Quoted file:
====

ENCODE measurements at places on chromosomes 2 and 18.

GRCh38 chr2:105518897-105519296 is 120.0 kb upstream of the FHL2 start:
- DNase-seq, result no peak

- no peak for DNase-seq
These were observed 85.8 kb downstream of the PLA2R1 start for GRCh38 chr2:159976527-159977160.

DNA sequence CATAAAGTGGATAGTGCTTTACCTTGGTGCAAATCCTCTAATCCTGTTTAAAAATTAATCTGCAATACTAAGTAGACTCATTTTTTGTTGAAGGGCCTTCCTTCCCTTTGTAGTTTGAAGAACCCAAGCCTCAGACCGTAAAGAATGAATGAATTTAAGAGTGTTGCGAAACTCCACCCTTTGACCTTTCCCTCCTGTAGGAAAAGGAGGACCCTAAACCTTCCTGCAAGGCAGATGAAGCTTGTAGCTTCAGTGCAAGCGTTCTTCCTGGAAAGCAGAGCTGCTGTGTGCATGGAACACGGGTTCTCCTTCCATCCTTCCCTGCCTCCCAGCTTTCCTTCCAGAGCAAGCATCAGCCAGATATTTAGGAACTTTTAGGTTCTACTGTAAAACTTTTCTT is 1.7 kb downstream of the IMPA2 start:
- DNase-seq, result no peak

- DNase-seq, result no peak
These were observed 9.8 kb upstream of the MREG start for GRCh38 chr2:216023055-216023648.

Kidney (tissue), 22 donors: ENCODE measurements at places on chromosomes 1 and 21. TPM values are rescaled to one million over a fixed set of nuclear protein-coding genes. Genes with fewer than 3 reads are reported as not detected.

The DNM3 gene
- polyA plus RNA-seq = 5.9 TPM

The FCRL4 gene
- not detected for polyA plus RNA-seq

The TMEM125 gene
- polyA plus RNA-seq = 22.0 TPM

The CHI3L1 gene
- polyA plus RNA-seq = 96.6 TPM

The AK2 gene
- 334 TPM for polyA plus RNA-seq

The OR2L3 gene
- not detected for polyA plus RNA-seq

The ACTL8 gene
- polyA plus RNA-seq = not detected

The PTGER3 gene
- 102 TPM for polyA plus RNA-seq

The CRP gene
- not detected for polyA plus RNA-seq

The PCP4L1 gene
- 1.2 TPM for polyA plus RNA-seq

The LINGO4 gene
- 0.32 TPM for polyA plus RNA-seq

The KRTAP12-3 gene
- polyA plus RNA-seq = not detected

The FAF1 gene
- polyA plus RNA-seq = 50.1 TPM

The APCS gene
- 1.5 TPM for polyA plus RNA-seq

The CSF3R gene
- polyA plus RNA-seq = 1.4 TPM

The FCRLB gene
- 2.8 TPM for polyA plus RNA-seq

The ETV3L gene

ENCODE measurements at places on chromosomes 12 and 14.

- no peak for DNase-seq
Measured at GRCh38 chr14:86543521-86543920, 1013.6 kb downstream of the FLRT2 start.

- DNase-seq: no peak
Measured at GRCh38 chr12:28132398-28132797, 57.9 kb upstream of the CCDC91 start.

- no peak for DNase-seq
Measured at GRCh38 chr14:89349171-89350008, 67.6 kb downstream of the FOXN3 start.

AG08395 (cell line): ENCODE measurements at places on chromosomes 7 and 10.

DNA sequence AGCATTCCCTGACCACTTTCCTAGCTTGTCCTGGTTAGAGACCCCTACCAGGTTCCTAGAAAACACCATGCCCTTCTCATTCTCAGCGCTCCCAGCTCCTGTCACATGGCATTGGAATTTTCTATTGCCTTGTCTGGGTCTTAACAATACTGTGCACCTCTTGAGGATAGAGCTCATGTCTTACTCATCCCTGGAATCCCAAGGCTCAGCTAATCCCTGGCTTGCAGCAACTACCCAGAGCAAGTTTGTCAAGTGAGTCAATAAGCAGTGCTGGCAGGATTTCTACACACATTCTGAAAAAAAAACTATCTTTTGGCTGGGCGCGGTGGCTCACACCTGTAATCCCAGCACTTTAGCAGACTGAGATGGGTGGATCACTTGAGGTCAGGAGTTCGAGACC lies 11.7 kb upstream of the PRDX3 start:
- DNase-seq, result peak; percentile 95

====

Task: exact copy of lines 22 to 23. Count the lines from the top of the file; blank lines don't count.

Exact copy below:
- not detected for polyA plus RNA-seq

The ACTL8 gene